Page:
Use this URL to cite or link to this record in EThOS: http://ethos.bl.uk/OrderDetails.do?uin=uk.bl.ethos.606565
Title: Perceived leadership styles of faculty deans in Libyan public universities
Author: Nasr, Massoud Salem Ali
Awarding Body: Sheffield Hallam University
Current Institution: Sheffield Hallam University
Date of Award: 2013
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Abstract:
This research develops a process for understanding faculty leadership in the Libyan contexts, the Libyan Collective Leadership process (LCL). This process makes substantial contributions to knowledge especially as regards: a) deeper understanding of situated leadership styles and performances of faculty leaders; b) the knowledge that faculty deans enact a family-oriented leadership through mainly transformational and transactional leadership styles, and exhibit characteristics of related leadership styles such as distributed, democratic and collaborative leadership. This research uses semi-structured interview of faculty deans in addition to Multifactor Leadership Questionnaire (MLQ)-based surveys of faculty staff regarding the leadership practices and performances of the deans, to explore the perceived leadership styles of faculty deans in selected Libyan universities. The field study consists of 20 deans/faculties in 3 universities. The research methodology is mainly qualitative and is based on the interpretivist paradigm, since the research aims to elicit the subjective opinions and understandings of faculty deans and staff regarding the leadership styles and performances of the deans. The data analyses consist of two main approaches: a) a qualitative analysis of the deans’ responses to the interview questions, using NVIVO software to implement a General Inductive Approach for analysing qualitative data; and b) use of arithmetic mean scores of faculty staff Likert ratings of the deans’ leadership characteristics to analyse the MLQ responses from the faculty staff, using SPSS software. These findings have important implications for leadership theory, practice and development in Libya and similar Arab countries, which are explained in detail in the thesis. Importantly, the findings show that the LCL process links the leadership practices of deans with the specific influences which the Libyan context imposes on the leadership dynamic in the universities, such as the Islamic religion, the collectivist culture of the country, the socialist political ideology, and resource constraints in a third-world country.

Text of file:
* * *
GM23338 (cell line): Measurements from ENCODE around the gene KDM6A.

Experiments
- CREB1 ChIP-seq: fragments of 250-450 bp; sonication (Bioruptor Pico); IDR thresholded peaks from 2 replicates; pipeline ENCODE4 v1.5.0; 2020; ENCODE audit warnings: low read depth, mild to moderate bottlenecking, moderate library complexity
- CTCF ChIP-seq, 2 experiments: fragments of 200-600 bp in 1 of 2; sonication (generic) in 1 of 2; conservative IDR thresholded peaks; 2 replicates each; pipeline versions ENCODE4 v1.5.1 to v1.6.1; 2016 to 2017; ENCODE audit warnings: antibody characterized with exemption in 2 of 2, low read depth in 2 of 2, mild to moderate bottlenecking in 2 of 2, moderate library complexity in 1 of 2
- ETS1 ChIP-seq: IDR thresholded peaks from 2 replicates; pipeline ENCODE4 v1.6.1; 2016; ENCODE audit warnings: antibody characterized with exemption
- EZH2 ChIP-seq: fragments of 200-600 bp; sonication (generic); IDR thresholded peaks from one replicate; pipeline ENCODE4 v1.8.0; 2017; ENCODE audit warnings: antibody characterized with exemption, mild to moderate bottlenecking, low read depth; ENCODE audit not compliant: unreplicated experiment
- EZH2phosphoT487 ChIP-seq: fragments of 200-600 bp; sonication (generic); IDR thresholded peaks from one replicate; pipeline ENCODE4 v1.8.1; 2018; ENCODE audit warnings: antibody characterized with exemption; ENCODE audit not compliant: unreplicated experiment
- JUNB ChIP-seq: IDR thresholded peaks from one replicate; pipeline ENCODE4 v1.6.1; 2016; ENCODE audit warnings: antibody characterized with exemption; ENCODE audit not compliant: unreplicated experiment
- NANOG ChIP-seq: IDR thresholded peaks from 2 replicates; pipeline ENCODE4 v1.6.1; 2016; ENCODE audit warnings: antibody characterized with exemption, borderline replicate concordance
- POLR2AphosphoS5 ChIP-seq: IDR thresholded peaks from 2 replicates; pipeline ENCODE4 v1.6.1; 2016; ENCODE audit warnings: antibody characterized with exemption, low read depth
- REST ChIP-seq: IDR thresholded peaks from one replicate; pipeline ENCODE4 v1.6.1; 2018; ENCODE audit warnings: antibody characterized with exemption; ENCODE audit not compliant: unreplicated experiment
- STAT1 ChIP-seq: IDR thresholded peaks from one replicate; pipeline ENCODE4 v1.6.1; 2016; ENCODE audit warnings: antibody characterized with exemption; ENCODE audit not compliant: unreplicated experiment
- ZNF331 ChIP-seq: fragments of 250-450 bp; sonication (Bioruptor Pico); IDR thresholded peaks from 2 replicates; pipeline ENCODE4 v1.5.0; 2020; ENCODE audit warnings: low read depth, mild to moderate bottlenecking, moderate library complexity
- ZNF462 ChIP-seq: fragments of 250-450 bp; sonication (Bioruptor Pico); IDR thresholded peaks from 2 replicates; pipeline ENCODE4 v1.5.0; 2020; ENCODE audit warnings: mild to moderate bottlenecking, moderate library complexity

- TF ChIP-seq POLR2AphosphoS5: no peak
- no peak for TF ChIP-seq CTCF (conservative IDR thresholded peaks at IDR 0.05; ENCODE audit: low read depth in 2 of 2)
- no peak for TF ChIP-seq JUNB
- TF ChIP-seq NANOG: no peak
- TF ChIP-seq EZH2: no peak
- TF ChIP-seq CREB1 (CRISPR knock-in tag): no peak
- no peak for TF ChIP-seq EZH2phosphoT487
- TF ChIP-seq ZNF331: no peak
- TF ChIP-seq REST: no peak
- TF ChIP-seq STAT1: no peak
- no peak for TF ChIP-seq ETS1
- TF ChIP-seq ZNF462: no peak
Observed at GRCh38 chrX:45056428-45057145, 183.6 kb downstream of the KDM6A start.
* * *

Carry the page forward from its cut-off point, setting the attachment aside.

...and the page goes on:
Supervisor: Not available Sponsor: Not available
Qualification Name: Thesis (Ph.D.) Qualification Level: Doctoral
EThOS ID: uk.bl.ethos.606565  DOI: Not available
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